Donating your body, and climate change momentum

Rebecca George doesn’t mind the vultures that complain from the trees that surround the Western Carolina University body farm. Her arrival has interrupted their breakfast. George studies human decomposition, and part of decomposing is becoming food. Scavengers are welcome.

George, a forensic anthropologist, places the body of a donor in the Forensic Osteology Research Station—known as the FOREST. This is Enclosure One, where donors decompose naturally above ground. Nearby is Enclosure Two, where researchers study bodies that have been buried in soil. She is the facility’s curator, and monitors the donors—sometimes for years—as they become nothing but bones. 

In the US, about 20,000 people or their families donate their bodies to scientific research and education each year. Whatever the reason, the decision becomes a gift. Western Carolina’s FOREST is among the places where watchful caretakers know that the dead and the living are deeply connected, and the way you treat the first reflects how you treat the second. Read the full story.

—Abby Ohlheiser

We’re excited to share this first piece from our forthcoming mortality-themed issue, available from 26 October. If you want to read it when it comes out, you can subscribe to MIT Technology Review for as little as $80 a year.

Climate action is gaining momentum. So are the disasters.

In recent months, we’ve witnessed stunning progress on climate action—and terrifying signs of the dangers we’ve unleashed.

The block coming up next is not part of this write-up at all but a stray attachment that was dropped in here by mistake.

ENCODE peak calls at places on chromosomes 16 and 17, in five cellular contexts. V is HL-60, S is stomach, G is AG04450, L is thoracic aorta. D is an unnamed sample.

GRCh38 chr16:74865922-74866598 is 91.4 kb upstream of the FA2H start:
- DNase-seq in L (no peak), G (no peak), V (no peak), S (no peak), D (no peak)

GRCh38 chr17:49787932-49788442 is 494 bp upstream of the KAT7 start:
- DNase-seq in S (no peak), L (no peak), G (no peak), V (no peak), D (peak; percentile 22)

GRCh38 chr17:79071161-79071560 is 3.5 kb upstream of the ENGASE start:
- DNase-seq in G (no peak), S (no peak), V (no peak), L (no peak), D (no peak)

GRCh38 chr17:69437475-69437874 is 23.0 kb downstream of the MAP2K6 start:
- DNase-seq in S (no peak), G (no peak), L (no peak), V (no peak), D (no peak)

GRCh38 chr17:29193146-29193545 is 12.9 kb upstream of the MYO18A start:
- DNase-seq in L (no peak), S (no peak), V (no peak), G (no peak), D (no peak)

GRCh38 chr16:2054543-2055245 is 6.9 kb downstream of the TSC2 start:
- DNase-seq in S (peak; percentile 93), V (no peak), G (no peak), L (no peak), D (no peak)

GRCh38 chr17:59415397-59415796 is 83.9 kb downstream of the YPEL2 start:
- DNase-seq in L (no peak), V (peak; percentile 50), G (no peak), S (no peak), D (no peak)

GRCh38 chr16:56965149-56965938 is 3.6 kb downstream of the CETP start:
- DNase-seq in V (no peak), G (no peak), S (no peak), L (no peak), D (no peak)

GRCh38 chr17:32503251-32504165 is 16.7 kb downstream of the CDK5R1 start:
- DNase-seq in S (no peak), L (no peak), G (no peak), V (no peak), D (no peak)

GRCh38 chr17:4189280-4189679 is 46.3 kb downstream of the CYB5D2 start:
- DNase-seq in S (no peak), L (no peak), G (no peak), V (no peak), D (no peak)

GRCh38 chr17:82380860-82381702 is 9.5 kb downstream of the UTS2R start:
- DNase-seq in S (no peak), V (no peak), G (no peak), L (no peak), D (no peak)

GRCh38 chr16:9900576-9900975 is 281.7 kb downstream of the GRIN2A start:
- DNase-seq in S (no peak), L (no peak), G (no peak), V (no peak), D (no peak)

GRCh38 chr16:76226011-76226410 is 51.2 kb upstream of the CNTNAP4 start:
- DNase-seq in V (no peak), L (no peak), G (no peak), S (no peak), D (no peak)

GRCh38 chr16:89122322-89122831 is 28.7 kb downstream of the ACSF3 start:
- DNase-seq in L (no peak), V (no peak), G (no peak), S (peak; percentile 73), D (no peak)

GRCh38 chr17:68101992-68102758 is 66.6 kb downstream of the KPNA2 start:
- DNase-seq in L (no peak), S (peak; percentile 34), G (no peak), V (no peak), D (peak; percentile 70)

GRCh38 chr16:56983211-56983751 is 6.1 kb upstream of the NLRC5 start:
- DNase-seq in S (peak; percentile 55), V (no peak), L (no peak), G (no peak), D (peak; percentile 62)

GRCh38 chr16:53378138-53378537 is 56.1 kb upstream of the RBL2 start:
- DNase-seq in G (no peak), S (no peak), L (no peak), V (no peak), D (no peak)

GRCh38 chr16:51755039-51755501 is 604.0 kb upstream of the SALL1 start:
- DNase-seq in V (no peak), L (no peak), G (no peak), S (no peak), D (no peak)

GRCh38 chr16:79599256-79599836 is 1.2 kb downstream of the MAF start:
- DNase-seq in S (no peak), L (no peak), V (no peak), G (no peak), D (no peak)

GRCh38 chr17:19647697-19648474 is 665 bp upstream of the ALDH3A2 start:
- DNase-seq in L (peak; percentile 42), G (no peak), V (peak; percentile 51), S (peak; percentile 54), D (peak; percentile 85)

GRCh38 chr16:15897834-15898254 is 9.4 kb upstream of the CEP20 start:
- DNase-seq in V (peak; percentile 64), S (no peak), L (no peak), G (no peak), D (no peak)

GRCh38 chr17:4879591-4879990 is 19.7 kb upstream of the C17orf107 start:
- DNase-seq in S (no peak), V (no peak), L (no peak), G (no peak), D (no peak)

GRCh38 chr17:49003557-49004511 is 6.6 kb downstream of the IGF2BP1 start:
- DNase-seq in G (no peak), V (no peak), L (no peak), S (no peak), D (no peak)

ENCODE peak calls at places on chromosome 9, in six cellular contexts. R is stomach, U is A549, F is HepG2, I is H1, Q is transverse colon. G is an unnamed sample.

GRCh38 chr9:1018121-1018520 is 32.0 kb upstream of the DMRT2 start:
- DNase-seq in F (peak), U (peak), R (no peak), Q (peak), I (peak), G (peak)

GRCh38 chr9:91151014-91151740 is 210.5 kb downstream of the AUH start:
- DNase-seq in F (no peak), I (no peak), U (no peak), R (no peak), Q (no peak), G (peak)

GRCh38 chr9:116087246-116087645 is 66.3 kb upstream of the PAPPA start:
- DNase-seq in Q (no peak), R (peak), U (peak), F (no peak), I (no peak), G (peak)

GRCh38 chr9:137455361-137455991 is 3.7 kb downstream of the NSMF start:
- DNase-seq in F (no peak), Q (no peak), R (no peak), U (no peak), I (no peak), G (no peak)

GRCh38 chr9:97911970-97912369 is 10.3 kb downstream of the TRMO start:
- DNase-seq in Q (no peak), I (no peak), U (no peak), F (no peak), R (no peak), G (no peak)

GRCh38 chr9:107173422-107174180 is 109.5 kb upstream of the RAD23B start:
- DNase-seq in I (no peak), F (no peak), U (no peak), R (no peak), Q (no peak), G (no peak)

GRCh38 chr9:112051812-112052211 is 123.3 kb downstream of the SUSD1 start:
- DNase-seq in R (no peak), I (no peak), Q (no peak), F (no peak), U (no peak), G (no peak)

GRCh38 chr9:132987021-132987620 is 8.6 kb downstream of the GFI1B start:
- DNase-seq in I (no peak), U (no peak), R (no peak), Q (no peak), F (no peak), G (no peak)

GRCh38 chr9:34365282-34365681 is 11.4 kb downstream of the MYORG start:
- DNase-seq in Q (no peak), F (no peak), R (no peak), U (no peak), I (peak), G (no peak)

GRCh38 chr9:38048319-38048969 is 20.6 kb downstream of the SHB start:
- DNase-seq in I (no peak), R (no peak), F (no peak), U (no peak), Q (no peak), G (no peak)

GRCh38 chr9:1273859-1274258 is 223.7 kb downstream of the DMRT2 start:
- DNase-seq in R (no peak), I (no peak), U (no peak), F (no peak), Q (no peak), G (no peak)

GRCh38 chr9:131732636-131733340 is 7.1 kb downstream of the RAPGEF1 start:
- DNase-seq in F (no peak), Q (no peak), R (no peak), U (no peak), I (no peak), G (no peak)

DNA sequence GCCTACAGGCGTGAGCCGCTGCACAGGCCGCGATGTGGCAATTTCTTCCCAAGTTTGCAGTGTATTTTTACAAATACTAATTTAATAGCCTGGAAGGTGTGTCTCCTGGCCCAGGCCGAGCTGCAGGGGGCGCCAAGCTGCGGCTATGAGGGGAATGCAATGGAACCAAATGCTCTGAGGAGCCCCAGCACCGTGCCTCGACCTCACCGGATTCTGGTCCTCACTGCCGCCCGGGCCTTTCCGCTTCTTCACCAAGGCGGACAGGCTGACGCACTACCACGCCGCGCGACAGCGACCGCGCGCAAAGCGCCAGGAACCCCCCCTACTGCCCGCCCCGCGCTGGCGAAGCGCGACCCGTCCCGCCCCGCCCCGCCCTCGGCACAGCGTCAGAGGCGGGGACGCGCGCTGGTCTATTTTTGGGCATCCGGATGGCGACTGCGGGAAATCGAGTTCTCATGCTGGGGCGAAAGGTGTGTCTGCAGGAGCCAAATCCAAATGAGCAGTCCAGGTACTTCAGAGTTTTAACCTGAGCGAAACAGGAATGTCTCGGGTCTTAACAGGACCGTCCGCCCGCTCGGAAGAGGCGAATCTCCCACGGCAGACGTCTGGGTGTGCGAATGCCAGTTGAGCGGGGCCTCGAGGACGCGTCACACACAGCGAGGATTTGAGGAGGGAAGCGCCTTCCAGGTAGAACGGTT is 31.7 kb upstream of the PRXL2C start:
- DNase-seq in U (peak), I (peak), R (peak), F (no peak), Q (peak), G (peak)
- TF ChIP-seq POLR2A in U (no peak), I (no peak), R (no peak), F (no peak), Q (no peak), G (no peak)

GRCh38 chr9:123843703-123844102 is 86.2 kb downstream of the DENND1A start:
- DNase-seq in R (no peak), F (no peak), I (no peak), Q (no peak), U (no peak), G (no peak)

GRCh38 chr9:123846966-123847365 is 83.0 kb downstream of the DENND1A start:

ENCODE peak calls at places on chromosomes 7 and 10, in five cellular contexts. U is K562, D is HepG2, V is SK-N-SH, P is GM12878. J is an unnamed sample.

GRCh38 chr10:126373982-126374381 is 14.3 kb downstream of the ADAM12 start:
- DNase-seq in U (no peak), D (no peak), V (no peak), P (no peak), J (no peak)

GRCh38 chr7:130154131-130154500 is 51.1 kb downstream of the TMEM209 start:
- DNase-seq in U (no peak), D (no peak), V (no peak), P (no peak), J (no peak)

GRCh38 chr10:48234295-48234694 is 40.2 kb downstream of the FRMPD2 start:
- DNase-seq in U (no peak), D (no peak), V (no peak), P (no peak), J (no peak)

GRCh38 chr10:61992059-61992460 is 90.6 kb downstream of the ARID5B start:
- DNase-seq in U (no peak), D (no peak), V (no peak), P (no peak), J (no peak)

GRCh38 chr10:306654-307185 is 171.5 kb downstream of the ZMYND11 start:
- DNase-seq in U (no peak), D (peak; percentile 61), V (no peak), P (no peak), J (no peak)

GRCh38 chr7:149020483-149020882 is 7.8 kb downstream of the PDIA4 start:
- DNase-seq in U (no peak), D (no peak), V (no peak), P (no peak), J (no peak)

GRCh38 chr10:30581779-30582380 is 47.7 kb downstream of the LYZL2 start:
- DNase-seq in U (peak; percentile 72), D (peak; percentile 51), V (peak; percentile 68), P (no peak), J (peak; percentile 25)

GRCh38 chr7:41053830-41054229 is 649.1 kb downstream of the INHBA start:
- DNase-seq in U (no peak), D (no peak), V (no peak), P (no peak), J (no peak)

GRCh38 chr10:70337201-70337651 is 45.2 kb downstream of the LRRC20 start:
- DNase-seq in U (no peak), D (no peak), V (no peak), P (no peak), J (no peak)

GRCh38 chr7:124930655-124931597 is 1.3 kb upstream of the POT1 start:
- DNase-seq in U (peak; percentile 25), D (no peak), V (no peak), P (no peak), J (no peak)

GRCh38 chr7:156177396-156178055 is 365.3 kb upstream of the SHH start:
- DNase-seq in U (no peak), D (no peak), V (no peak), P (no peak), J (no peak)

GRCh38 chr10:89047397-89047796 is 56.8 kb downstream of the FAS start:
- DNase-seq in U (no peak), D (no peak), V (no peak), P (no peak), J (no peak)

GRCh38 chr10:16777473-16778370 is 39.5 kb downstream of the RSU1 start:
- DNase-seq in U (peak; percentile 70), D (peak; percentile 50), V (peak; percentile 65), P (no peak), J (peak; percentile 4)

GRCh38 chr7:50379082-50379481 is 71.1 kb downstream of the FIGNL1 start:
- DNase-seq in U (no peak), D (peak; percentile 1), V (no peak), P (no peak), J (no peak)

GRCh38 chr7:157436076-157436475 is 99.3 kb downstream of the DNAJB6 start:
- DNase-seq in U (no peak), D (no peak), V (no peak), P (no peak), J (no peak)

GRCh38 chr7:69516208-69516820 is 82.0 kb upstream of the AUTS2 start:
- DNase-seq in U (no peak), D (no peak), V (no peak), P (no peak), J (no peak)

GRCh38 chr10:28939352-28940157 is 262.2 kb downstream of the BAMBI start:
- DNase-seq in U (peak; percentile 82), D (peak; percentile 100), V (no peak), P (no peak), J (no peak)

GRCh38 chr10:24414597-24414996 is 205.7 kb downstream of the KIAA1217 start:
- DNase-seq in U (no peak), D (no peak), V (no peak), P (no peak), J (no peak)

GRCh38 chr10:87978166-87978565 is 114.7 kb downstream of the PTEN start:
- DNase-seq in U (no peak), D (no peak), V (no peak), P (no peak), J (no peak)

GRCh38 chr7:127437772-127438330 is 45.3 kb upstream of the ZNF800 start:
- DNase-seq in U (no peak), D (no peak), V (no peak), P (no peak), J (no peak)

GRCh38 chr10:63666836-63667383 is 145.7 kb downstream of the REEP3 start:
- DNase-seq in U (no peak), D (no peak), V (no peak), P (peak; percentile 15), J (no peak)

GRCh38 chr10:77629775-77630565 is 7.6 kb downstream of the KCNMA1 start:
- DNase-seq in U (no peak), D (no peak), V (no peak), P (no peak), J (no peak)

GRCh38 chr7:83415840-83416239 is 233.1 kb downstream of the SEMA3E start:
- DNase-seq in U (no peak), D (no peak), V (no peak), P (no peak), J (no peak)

The US finally stepped up as a leader in climate action, enacting a trio of major laws that could add up to the largest federal investment ever into climate and clean-energy technologies, and renewables, electric vehicles, and meat alternatives are now competitive mainstream options.

But in so many other ways, we are getting started tragically, disastrously, unforgivably late. While we’re setting ourselves up to make faster progress in the future, the measure that matters most has continued to rise: global emissions reached their highest level ever in 2021. So we have to redouble our efforts to accelerate emissions reductions—and fast. Read the full story.

This essay is an extended version of the opening talk that James Temple will deliver this morning at ClimateTech, MIT Technology Review’s inaugural climate and energy conference running today and tomorrow. Register for last-minute tickets and follow along with the latest updates on our liveblog. 

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